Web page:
Feeds

Tesco slams ‘unnecessary’ DVD zoning

Offers 'easily hackable' multi-region player

  • alert
  • submit to reddit

Internet Security Threat Report 2014

UK grocer Tesco has launched a one-company war against DVD 'zoning' -- the fixing of DVD players and discs to operate only within specific world markets. In a letter to the president of Warner Home Video, Warren Liebefarb, Tesco world sourcing director Christine Cross dismissed zoning as an "unnecessary practice". She described the regulations as being "against the spirit of free competition and potentially a barrier to trade". Cross' complaint is unlikely to carry much weight with the major movie distributors, including Warner, since they were the very organisations that forced through zoning in the first place by refusing to support the format unless hardware vendors built such a facility into their players. However, the supermarket giant will probably have more luck with its own entry into the DVD market. During a recent sales trial of a DVD player from Cambridge vendor Wharfedale International in three of its stores, Tesco discovered that after a bit of tampering, the machines could be made to play discs from other regions. Even by Wharfedale's own admission, the DEV-750, priced at £179.99, is "easily hackable". "It was not our intention as a manufacturer, but with a few physical adjustments to the machine, it can be made to play discs from Region One," a company representative said. Region One is North America. Under normal circumstances, European and Japanese players, designated Region Two units, will not play US discs -- a shame, since DVDs are cheaper in the US and far more movies have been released in the format over the Atlantic. The culprit is the LSI Logic chip used in the player -- a component used by many manufacturers. Other players, including machines from Samsung, are known to be easily converted to 'Region Zero' -- aka worldwide access -- or to circumvent the zone check altogether, by simply pressing a handful of buttons on the remote control. DVD fans have worked out many ways of converting players for multi-zone playback -- the DVD equivalent of overclocking -- but these usually involved modifications to a player's motherboard. A Tesco spokesman told The Register: "Demand has been massive. We've sold thousands of them since they went on sale on Thursday." In regard to the letter to Hollywood, he added: "We hope that Warner Home Video will decide to end the practice. But our priority now is to keep up with demand for the machines." ® Wharfedale was not permitted to reveal the 'de-zoning' secret of its Wharfedale DVDS-750. The Register would welcome any contributions from readers. Related stories DVD industry is "screwing customers" -- Torvalds DeCCS temporarily banned from the Net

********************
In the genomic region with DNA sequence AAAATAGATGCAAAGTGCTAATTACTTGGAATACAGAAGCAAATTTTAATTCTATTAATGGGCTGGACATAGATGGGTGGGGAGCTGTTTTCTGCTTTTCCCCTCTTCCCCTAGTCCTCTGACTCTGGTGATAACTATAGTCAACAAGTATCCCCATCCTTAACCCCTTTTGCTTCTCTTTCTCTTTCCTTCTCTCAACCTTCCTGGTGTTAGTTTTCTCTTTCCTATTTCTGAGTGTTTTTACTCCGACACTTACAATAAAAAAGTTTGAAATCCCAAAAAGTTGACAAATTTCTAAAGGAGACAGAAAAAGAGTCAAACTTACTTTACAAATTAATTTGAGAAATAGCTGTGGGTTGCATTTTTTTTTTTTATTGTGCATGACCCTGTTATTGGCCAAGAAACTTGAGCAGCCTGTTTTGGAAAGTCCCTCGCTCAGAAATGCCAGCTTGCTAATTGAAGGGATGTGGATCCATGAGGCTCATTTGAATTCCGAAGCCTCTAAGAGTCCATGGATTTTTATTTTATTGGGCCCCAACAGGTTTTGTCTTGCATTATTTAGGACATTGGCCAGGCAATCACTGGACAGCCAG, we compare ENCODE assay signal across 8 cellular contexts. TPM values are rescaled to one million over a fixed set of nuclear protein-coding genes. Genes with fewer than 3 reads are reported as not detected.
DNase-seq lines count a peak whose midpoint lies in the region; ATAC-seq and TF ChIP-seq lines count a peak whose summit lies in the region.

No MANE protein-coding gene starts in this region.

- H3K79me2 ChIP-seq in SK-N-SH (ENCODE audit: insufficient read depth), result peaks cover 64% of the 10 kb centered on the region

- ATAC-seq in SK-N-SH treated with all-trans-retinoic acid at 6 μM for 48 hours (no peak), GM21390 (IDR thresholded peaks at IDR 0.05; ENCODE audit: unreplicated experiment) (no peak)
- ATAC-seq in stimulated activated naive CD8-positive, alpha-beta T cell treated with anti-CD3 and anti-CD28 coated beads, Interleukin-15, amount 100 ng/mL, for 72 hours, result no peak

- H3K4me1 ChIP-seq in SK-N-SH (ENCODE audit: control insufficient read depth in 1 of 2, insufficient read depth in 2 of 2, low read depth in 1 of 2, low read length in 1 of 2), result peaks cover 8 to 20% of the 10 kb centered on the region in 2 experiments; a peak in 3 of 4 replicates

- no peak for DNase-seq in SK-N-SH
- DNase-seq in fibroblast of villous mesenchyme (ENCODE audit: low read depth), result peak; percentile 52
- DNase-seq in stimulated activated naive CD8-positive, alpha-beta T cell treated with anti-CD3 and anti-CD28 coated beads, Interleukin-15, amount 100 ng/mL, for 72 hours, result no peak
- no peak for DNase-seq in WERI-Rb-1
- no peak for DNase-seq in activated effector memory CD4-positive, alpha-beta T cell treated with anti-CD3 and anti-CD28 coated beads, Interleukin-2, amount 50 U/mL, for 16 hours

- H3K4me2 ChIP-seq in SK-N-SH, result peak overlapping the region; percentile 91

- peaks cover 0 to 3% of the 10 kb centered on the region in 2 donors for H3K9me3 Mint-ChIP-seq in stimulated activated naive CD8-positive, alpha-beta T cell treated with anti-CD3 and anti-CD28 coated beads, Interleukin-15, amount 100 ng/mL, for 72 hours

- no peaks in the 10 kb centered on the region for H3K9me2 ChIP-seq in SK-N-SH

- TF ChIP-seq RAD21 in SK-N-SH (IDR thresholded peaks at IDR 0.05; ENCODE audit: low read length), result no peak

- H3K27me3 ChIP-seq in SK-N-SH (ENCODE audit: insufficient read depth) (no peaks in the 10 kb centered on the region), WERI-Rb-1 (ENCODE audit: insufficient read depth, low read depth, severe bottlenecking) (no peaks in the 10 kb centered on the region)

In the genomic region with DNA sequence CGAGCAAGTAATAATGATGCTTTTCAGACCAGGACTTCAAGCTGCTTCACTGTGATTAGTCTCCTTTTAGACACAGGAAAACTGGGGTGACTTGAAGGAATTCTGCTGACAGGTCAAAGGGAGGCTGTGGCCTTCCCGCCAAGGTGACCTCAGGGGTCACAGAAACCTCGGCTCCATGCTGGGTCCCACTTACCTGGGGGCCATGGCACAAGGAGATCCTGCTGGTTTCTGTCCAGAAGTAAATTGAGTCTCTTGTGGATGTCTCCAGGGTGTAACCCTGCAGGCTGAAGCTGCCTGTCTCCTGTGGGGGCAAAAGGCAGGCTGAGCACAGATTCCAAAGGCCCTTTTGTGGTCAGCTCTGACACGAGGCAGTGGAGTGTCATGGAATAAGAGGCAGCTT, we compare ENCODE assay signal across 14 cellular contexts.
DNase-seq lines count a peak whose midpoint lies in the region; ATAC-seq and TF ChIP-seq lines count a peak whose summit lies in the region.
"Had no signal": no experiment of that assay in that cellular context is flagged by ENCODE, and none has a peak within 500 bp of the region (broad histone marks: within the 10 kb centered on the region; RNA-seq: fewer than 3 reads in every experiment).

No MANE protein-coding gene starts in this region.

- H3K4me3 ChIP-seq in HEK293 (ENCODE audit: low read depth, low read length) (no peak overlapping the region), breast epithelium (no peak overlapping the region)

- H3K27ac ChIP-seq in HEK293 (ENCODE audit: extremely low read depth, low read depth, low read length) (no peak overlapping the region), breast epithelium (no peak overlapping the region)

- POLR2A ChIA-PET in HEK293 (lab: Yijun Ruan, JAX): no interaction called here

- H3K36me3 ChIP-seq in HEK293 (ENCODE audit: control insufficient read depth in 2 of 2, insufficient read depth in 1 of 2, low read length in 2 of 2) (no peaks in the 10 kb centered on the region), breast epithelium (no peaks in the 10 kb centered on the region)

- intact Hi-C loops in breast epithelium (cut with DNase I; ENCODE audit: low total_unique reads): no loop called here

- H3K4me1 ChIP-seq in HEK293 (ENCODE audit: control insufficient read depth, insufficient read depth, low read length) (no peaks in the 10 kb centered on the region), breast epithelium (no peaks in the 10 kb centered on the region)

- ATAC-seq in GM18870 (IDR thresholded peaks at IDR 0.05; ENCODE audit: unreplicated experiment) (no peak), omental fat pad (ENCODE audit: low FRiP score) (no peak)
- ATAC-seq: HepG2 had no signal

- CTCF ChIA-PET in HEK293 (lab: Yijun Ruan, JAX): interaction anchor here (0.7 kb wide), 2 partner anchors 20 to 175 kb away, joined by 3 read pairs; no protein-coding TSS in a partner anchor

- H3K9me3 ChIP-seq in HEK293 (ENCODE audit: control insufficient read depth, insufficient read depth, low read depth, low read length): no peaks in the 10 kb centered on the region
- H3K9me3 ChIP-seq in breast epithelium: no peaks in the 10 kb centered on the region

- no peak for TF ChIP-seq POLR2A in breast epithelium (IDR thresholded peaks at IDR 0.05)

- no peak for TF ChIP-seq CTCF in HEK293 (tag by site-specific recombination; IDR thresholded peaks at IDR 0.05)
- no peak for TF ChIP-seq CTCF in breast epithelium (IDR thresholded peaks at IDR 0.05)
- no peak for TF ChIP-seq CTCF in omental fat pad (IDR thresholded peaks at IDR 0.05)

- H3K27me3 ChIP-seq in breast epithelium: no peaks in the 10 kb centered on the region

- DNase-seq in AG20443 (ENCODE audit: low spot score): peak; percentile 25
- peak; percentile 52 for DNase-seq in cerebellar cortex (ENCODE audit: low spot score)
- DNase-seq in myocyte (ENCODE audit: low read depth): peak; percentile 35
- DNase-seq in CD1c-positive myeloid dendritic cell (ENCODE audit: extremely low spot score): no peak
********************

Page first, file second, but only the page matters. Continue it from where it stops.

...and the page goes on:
Providing a secure and efficient Helpdesk

More from The Register

next story
Scrapping the Human Rights Act: What about privacy and freedom of expression?
Justice minister's attack to destroy ability to challenge state
WHY did Sunday Mirror stoop to slurping selfies for smut sting?
Tabloid splashes, MP resigns - but there's a BIG copyright issue here
Google hits back at 'Dear Rupert' over search dominance claims
Choc Factory sniffs: 'We're not pirate-lovers - also, you publish The Sun'
EU to accuse Ireland of giving Apple an overly peachy tax deal – report
Probe expected to say single-digit rate was unlawful
Inequality increasing? BOLLOCKS! You heard me: 'Screw the 1%'
There's morality and then there's economics ...
Hey Brit taxpayers. You just spent £4m on Central London ‘innovation playground’
Catapult me a Mojito, I feel an Digital Innovation coming on
While you queued for an iPhone 6, Apple's Cook sold shares worth $35m
Right before the stock took a 3.8% dive amid bent and broken mobe drama
EU probes Google’s Android omerta again: Talk now, or else
Spill those Android secrets, or we’ll fine you
prev story

Whitepapers

Forging a new future with identity relationship management
Learn about ForgeRock's next generation IRM platform and how it is designed to empower CEOS's and enterprises to engage with consumers.
Storage capacity and performance optimization at Mizuno USA
Mizuno USA turn to Tegile storage technology to solve both their SAN and backup issues.
The next step in data security
With recent increased privacy concerns and computers becoming more powerful, the chance of hackers being able to crack smaller-sized RSA keys increases.
Security for virtualized datacentres
Legacy security solutions are inefficient due to the architectural differences between physical and virtual environments.
A strategic approach to identity relationship management
ForgeRock commissioned Forrester to evaluate companies’ IAM practices and requirements when it comes to customer-facing scenarios versus employee-facing ones.